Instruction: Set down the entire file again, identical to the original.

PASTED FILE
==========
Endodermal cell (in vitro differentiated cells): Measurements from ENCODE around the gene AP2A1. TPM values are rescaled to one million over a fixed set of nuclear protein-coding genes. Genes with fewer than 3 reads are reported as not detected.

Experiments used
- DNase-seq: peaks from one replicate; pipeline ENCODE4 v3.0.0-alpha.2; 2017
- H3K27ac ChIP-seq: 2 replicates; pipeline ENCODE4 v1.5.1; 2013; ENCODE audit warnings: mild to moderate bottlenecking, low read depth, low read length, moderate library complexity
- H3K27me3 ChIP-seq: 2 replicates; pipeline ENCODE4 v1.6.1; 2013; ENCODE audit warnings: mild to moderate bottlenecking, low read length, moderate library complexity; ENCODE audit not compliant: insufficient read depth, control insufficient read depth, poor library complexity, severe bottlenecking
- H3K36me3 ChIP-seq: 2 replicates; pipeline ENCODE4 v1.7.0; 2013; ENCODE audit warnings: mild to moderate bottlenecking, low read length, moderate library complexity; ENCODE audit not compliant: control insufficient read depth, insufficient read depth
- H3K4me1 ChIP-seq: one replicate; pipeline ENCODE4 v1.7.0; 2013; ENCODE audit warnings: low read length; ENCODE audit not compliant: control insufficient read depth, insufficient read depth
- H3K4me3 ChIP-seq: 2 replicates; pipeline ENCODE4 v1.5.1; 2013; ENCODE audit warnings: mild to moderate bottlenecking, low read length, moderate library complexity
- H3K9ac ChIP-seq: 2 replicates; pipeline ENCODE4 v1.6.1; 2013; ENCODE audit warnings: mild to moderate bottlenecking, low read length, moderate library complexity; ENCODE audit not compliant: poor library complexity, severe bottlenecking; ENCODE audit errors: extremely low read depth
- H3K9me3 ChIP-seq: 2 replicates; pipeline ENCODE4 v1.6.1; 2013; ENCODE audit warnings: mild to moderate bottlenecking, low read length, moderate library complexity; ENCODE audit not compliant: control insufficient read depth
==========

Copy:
Endodermal cell (in vitro differentiated cells): Measurements from ENCODE around the gene AP2A1. TPM values are rescaled to one million over a fixed set of nuclear protein-coding genes. Genes with fewer than 3 reads are reported as not detected.

Experiments used
- DNase-seq: peaks from one replicate; pipeline ENCODE4 v3.0.0-alpha.2; 2017
- H3K27ac ChIP-seq: 2 replicates; pipeline ENCODE4 v1.5.1; 2013; ENCODE audit warnings: mild to moderate bottlenecking, low read depth, low read length, moderate library complexity
- H3K27me3 ChIP-seq: 2 replicates; pipeline ENCODE4 v1.6.1; 2013; ENCODE audit warnings: mild to moderate bottlenecking, low read length, moderate library complexity; ENCODE audit not compliant: insufficient read depth, control insufficient read depth, poor library complexity, severe bottlenecking
- H3K36me3 ChIP-seq: 2 replicates; pipeline ENCODE4 v1.7.0; 2013; ENCODE audit warnings: mild to moderate bottlenecking, low read length, moderate library complexity; ENCODE audit not compliant: control insufficient read depth, insufficient read depth
- H3K4me1 ChIP-seq: one replicate; pipeline ENCODE4 v1.7.0; 2013; ENCODE audit warnings: low read length; ENCODE audit not compliant: control insufficient read depth, insufficient read depth
- H3K4me3 ChIP-seq: 2 replicates; pipeline ENCODE4 v1.5.1; 2013; ENCODE audit warnings: mild to moderate bottlenecking, low read length, moderate library complexity
- H3K9ac ChIP-seq: 2 replicates; pipeline ENCODE4 v1.6.1; 2013; ENCODE audit warnings: mild to moderate bottlenecking, low read length, moderate library complexity; ENCODE audit not compliant: poor library complexity, severe bottlenecking; ENCODE audit errors: extremely low read depth
- H3K9me3 ChIP-seq: 2 replicates; pipeline ENCODE4 v1.6.1; 2013; ENCODE audit warnings: mild to moderate bottlenecking, low read length, moderate library complexity; ENCODE audit not compliant: control insufficient read depth